Susan Hiller, Witness, 2000

Witness, 2000 (Tate Britain Installation shot). Original commission Artangel. © Susan Hiller. Image:Tate Photography/Sam Drake

Truth, it is sometimes argued, is an effect of discourse. And discourse in this case has given rise to a nebular, eerie-glowing alien life form. You cannot hear it, but it speaks many tongues.

We realise almost at once this is a sound installation. Those are not tentacles and suckers but speakers hanging from the ends of cables. The voices and languages are all human.

But the effect is extra-terrestrial. That is even before you tune into some of the narratives and work out they are all eye witness accounts of visits from UFOs or creatures from another world.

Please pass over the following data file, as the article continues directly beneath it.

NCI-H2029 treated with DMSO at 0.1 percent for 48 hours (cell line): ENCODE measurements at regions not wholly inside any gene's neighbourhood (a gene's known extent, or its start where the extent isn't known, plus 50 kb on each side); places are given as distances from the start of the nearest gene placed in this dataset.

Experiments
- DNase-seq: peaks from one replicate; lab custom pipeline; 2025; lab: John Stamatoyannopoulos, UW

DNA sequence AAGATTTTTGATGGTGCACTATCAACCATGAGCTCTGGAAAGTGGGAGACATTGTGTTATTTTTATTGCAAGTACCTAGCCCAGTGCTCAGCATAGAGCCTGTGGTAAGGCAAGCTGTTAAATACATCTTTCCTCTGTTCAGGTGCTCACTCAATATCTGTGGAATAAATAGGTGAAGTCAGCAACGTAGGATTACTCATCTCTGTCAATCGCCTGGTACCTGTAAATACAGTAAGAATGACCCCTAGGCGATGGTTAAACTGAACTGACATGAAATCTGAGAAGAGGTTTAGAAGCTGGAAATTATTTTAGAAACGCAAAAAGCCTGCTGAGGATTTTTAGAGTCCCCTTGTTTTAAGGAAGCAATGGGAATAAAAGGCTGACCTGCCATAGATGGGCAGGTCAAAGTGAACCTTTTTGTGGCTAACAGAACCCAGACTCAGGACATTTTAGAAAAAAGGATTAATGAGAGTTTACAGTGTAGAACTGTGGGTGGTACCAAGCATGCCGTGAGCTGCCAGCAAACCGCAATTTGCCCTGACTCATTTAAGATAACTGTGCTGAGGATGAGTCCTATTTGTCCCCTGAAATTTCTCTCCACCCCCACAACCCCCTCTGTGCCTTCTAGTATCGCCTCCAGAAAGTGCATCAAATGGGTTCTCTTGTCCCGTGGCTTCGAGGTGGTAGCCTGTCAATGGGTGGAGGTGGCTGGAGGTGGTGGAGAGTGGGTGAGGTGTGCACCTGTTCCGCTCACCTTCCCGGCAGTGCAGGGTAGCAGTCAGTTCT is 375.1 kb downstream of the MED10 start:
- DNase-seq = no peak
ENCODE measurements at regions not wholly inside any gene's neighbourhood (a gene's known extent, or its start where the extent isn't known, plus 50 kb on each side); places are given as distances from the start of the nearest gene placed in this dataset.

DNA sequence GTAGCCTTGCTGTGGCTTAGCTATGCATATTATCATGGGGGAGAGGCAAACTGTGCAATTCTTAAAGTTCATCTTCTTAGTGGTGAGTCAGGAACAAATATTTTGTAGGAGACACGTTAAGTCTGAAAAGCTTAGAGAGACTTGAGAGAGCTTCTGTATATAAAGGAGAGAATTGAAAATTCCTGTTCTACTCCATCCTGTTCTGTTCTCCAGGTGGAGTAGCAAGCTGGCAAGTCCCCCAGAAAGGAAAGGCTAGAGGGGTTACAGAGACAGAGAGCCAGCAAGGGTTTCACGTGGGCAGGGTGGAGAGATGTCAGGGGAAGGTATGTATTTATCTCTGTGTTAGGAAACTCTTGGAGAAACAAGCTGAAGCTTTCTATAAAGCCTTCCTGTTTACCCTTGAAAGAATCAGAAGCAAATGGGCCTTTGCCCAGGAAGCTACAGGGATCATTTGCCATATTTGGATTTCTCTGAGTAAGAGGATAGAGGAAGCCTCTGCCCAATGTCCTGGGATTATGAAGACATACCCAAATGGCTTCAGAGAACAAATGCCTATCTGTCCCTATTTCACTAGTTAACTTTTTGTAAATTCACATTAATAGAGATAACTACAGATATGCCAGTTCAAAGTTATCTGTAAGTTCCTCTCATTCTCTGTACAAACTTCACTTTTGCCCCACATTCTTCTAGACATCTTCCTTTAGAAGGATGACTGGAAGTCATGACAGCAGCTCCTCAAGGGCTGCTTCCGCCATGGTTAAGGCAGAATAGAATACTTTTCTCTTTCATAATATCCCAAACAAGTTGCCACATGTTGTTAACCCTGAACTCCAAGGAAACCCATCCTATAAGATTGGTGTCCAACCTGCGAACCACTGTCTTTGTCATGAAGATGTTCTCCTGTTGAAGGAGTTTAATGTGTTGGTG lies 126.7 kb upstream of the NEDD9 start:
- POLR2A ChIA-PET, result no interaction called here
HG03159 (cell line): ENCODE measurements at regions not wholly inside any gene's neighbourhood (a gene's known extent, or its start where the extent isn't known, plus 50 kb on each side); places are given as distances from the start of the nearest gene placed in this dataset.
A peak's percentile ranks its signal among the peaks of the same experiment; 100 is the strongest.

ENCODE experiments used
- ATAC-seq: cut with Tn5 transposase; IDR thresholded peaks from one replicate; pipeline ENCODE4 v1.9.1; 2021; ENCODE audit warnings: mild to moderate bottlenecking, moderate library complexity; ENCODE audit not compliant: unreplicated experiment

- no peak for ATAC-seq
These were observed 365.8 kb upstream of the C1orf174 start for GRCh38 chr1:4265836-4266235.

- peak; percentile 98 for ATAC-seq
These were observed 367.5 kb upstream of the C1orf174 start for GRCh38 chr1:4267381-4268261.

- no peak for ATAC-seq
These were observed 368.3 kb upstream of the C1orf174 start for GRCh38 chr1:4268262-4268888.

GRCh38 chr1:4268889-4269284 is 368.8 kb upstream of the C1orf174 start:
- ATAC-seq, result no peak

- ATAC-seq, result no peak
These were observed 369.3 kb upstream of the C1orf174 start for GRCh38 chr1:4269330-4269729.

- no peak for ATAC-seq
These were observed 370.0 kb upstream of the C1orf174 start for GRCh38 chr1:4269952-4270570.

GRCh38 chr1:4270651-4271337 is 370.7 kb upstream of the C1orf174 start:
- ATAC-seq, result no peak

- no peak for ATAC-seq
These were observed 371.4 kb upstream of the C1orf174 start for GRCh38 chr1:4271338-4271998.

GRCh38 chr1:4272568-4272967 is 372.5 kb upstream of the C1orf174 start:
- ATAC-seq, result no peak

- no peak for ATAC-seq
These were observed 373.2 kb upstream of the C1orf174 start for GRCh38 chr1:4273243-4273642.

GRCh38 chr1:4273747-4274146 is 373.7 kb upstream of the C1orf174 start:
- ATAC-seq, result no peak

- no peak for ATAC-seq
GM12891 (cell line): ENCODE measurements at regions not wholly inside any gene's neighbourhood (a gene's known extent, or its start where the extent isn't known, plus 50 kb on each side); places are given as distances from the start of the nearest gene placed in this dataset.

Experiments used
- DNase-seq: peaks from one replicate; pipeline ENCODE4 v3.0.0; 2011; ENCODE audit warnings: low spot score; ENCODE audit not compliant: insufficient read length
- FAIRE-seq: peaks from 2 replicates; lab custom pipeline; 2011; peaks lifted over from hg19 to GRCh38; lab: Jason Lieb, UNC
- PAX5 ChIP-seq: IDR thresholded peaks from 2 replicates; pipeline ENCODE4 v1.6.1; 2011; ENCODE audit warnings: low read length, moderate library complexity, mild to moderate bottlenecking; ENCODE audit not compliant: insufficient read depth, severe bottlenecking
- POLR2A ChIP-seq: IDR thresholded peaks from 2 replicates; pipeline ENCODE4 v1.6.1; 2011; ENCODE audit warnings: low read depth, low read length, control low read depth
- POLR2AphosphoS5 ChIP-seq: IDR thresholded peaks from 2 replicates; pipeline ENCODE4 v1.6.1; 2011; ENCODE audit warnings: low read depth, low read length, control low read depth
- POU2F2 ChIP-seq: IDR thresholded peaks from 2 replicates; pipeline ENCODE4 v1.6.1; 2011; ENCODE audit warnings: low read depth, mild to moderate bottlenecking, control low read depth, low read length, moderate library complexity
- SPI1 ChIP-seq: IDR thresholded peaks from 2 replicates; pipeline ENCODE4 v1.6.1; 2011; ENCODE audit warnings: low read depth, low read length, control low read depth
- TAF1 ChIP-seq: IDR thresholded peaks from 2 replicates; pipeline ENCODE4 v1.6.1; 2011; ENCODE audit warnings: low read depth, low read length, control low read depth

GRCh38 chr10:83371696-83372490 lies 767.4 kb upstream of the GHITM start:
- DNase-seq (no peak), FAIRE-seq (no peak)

These witnesses do not often get heard. But their speeches are not unlike the on-the-ground tales we might hear down the phone from members of public on the TV or radio news.

Mainstream eyewitness accounts are given full credibility and help to construct our very sense of geopolitical reality. And of course history and law both depend on this sort of testimony.

So this far out piece by Susan Hiller raises a serious question: who gets called upon to witness and which scenes get an airing? If overlooked discourse can conjure a living, breathing alien, what else might it call into being.

Witness can be seen in the Susan Hiller show at Tate Britain until May 15. Read Laura Cumming’s review in the Observer.

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